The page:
For many years we’ve been celebrating Thanksgiving in San Miguel. For the past seven or eight years my Dad has flown down from North Carolina to spend Thanksgiving week with us, but last year he and his friend Cathy decided that late November in San Miguel was too cold for them. Really? My Dad is originally from Brooklyn, he spent 40 years in Westchester County New York, then moved to North Carolina at age 70, and San Miguel is too Cold in November?!! It gets up to 80 degrees during the day, and sometimes drops to the 40s at night. That’s what you get when you’re 6200 feet up in the mountains. But still…for us Vermonters it seems absolutely blissful.
So what do Gringos do for Thanksgiving in Mexico? Well obviously it’s not a holiday that is celebrated by Mexicans in any way, so Noah still gets up in the morning and goes to school. Many restaurants that cater to expats, snowbirds and visitors have a full Thanksgiving dinner that day, and many of us take advantage of that. It’s actually cheaper that way, as turkeys are very expensive here, and not that easy to find. Sweet potatoes are abundant, local pecans are in season, and brussels sprouts are easily available. But cranberries….a couple of high end gourmet groceries bring a few bags of cranberries down from the states, and people fight over them as if they’re huge deals at Filene’s basement or Loehmann’s.
Anyway, I can’t bring myself to Not make Thanksgiving dinner. When Mom was alive she went to town on Thanksgiving! She was an amazing cook to begin with, and Thanksgiving was her canvas-she produced a masterpiece every year. Turkey, two kinds of stuffing, two kinds of potatoes(always including sweet potatoes with Grand Marnier and a caramelized pecan topping – no marshmallows for my mom!), gravy, a couple of perfectly cooked green vegetables, salad, rolls, and at least two kinds of pies, sometimes three. When I took over Thanksgiving I tried to measure up. For the first few years after I graduated from Culinary school I did thinks like bone out a whole turkey, filling it with mushroom duxelles and rolling, tying and roasting it. I had a year of confit-ing turkey legs, a year of making forcemeat out of the dark meat and stuffing it into the boned out breast, and many more chef-y ideas, that were never actually as good as Mom’s beautiful golden roasted beast. Eventually I settled on a more reasonable version of her feast – Roasted turkey, cornbread Or chestnut stuffing, those sweet potatoes, a vegetable and a pie. Oh, and her wonderful fresh cranberry orange jello mold with toasted pecans. Yes, I said jello mold. It was the only jello mold I’ve ever like, and I was passionate about it – it just wasn’t Thanksgiving without it. So now what to do in a place where cranberries are just not available, and turkeys are beyond my budget? Well, I do the best I can.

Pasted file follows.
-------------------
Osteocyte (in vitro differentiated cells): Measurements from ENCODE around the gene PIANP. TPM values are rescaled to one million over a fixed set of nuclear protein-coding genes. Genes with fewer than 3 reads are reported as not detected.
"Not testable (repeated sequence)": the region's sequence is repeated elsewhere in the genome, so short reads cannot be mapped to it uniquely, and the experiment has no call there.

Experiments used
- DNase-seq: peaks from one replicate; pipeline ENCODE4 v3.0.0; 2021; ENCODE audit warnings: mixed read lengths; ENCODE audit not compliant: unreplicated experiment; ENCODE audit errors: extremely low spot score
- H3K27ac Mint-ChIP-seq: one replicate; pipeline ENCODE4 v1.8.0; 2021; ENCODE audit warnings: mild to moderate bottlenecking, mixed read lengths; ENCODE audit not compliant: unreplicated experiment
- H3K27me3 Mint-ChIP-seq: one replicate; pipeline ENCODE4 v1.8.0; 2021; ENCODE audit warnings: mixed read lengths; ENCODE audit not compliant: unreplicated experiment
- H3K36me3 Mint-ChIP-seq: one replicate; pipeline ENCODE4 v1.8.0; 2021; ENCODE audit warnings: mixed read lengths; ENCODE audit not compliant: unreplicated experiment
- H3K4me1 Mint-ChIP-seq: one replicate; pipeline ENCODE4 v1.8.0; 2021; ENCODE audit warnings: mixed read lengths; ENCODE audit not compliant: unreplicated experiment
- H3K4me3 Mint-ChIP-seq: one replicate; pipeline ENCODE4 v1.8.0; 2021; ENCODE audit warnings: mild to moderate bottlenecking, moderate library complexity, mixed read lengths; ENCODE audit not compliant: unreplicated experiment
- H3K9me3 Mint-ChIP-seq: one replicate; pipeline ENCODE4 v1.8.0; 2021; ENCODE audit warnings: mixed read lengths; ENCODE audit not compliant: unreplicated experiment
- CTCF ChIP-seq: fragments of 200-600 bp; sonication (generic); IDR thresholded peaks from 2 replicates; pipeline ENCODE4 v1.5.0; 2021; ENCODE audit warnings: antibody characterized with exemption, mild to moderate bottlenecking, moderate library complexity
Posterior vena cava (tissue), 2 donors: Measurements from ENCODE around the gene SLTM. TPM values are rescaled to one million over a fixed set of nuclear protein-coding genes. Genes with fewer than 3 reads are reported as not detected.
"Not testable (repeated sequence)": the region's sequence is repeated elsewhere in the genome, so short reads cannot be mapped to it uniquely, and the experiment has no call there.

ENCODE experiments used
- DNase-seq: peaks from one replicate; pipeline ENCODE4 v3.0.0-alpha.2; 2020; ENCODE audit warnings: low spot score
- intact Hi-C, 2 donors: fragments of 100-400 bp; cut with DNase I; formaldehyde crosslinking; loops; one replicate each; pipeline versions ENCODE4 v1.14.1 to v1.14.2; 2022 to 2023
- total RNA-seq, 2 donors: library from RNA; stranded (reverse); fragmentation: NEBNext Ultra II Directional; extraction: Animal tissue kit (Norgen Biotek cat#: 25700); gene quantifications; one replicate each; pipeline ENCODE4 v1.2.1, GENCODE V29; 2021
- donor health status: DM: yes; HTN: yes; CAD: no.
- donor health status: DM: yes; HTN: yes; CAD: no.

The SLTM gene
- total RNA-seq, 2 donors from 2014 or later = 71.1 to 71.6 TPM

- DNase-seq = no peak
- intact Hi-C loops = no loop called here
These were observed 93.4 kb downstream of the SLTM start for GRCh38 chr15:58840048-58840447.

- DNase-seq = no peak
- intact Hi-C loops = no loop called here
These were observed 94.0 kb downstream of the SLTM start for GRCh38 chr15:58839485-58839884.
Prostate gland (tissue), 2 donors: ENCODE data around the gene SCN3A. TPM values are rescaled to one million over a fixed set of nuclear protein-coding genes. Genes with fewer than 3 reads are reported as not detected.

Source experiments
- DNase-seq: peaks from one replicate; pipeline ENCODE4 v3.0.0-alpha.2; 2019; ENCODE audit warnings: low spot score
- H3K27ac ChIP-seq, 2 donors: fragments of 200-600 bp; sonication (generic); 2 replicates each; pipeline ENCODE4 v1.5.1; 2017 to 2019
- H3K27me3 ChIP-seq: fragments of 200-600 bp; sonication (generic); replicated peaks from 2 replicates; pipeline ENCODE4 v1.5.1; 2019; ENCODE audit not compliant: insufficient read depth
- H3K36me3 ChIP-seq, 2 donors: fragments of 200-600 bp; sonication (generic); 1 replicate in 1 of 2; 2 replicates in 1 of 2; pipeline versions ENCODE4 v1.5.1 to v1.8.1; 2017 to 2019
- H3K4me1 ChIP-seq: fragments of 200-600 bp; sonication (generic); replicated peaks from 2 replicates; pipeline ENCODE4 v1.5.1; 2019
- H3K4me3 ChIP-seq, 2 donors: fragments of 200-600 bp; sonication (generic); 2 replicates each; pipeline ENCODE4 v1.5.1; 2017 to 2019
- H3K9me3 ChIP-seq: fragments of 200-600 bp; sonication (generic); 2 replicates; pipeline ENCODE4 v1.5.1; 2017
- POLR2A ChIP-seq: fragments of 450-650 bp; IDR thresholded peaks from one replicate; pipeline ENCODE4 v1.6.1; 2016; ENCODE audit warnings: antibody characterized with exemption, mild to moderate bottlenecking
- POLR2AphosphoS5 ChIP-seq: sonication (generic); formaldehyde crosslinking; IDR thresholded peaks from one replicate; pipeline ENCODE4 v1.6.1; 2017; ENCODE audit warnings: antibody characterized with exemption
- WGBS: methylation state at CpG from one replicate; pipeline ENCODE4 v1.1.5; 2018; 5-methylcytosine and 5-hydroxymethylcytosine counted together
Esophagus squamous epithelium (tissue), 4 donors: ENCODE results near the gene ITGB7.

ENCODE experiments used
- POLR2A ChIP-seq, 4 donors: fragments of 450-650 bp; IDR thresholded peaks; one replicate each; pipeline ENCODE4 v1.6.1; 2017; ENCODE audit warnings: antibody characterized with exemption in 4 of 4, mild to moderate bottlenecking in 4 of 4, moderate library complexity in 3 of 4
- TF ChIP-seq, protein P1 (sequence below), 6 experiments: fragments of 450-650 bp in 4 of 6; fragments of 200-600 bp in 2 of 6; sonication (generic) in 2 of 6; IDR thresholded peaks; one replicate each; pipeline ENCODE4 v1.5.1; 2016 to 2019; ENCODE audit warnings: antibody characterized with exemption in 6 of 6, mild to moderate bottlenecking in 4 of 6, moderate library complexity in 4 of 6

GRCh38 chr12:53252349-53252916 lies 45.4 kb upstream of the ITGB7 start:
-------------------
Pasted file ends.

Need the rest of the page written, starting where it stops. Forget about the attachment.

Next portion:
This year there were just five of us for Thanksgiving dinner: me, Richard, Noah, Noah’s friend Tatiana from Vermont, visiting for a week, and our friend Francisco, who’s wife Antonieta went to San Francisco for Thanksgiving with her family, leaving Francisco to run their B and B. I found the world’s biggest fresh organic chicken (almost 7 lbs.) at the Tuesday market, and roasted it rubbed with butter, garlic, lemon rind and rosemary and thyme from the potted herb plants in our courtyard. I made mom’s sweet potatoes and some mashed potatoes for Noah and Richard, who don’t like the sweets. My Mexican stuffing variation of cornbread with red and green chorizo went over very well. Roasted brussels sprouts with Thai fish sauce vinaigrette, gravy, a chocolate pecan pie with vanilla ice cream(I bought 30 beautiful plump Veracruz vanilla beans, I might as well start to use them!). We drank a new Belgian style beer that Francisco brought(he is the maker of Dos Aves, one of the best of the new Mexican Craft breweries), watched football(at least some of us did – not me) and had a lovely, comfortable Thanksgiving. The mix of new friends and family, old recipes and new ingredients, a beautifully set table with patterns and colors from another culture – that’s what our Thanksgivings are now, and I give thanks for them every year.
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